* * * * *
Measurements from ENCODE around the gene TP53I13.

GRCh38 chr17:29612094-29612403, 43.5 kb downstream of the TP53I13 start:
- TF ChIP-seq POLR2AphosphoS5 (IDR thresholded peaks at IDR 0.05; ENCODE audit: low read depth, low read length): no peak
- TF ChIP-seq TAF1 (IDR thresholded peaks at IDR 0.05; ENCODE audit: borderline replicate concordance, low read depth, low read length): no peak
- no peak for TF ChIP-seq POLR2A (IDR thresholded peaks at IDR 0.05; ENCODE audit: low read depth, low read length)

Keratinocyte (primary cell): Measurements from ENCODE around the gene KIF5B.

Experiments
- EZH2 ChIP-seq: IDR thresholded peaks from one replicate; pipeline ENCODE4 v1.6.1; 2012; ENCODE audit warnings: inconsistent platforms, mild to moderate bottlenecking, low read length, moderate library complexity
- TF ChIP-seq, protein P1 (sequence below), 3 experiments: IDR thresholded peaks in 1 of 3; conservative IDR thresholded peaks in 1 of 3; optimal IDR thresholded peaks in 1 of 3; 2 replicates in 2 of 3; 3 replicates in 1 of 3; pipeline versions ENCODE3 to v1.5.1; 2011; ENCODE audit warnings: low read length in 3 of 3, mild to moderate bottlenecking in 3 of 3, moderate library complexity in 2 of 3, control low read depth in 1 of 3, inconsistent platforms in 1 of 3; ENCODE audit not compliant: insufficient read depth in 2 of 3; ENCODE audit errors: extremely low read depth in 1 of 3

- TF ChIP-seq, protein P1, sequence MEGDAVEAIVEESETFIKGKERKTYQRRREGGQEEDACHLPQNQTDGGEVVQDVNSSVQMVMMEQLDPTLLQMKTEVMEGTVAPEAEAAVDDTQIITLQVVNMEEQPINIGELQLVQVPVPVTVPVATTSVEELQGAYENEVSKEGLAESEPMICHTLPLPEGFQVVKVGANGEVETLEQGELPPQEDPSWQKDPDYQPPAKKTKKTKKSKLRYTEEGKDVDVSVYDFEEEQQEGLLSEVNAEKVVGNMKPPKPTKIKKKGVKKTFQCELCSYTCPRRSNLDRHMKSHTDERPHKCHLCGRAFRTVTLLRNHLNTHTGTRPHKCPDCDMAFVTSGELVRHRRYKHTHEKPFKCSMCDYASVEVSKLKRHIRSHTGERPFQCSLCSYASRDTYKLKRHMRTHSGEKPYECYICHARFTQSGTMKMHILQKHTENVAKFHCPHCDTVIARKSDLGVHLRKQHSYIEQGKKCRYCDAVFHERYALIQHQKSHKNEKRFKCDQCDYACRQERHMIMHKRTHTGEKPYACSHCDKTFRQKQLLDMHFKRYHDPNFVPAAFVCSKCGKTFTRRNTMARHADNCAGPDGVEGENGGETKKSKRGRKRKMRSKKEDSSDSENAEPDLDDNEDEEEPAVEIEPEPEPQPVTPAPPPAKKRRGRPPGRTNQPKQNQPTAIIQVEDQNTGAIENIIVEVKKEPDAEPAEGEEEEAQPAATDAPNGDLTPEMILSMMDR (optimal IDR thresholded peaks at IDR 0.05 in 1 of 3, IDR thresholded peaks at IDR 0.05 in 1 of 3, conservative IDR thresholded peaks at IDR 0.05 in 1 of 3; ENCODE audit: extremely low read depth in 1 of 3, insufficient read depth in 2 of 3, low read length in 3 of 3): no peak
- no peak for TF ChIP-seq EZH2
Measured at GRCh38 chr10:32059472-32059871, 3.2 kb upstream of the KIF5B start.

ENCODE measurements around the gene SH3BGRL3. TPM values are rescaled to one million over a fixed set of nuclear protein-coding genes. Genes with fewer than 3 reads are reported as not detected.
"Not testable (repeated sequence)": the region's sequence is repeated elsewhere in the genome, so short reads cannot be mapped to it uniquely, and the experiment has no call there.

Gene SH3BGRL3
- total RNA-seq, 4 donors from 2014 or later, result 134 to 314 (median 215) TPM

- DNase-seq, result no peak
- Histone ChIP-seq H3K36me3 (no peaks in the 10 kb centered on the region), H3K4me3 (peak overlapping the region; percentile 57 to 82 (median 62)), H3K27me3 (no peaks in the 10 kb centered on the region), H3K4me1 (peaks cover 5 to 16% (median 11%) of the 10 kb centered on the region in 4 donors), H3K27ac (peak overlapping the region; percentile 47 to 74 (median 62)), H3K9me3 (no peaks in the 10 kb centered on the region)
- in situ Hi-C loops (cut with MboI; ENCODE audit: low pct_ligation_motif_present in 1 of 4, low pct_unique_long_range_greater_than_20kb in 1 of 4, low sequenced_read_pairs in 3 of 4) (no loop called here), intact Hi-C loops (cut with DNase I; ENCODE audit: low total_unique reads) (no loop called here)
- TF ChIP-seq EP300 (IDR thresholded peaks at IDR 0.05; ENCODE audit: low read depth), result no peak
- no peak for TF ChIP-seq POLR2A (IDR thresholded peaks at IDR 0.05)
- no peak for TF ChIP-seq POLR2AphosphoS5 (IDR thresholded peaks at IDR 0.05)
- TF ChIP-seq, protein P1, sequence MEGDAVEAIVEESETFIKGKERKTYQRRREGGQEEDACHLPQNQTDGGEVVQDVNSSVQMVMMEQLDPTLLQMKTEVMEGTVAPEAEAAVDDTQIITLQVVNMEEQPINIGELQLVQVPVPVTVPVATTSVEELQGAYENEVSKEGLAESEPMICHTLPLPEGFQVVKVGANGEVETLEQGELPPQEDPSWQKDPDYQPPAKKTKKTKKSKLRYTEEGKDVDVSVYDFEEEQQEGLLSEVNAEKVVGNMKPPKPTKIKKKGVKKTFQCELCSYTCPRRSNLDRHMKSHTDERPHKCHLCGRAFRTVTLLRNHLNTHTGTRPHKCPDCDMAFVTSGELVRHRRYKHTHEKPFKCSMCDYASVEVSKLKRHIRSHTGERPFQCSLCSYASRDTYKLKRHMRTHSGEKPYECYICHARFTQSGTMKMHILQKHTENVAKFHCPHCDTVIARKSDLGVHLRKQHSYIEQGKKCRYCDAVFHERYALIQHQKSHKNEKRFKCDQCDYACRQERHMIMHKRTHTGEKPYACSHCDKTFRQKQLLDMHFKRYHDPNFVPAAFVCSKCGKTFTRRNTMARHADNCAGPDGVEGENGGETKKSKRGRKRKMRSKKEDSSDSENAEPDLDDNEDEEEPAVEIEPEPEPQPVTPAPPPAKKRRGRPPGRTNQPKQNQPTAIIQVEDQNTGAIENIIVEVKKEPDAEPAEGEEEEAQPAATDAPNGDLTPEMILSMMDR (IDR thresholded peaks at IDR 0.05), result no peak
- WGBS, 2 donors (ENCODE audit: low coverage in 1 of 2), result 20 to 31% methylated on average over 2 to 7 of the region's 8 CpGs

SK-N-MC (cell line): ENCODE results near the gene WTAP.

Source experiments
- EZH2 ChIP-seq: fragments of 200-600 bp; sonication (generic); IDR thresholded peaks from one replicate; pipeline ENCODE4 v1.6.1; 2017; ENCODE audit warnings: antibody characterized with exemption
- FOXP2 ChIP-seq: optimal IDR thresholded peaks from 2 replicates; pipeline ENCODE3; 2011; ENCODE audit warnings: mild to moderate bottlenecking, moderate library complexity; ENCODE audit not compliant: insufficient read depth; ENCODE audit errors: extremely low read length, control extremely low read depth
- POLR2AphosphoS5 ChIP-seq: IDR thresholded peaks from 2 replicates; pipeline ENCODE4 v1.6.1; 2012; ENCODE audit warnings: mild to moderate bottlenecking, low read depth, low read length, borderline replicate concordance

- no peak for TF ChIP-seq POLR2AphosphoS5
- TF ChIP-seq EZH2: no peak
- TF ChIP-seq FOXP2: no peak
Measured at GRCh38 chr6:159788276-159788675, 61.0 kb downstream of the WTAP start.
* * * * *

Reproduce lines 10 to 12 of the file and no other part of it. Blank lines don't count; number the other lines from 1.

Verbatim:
- TF ChIP-seq, protein P1, sequence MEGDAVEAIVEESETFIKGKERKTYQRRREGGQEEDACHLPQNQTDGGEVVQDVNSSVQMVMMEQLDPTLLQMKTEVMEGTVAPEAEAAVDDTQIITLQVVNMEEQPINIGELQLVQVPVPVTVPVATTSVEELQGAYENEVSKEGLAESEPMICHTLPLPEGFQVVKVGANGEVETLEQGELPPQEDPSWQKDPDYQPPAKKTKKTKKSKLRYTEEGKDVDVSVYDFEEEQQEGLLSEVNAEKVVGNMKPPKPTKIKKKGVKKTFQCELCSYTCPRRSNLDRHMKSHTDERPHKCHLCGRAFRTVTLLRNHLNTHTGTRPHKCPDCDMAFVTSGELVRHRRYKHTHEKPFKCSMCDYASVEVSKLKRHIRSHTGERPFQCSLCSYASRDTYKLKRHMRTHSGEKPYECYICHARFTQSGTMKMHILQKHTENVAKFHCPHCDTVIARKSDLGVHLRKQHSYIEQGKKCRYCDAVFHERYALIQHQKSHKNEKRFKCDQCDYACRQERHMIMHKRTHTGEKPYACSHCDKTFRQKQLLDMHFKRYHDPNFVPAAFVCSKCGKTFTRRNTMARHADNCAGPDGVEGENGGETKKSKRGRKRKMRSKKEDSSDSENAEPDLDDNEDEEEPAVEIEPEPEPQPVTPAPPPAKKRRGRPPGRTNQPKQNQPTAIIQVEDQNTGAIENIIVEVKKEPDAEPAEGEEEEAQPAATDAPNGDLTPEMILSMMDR (optimal IDR thresholded peaks at IDR 0.05 in 1 of 3, IDR thresholded peaks at IDR 0.05 in 1 of 3, conservative IDR thresholded peaks at IDR 0.05 in 1 of 3; ENCODE audit: extremely low read depth in 1 of 3, insufficient read depth in 2 of 3, low read length in 3 of 3): no peak
- no peak for TF ChIP-seq EZH2
Measured at GRCh38 chr10:32059472-32059871, 3.2 kb upstream of the KIF5B start.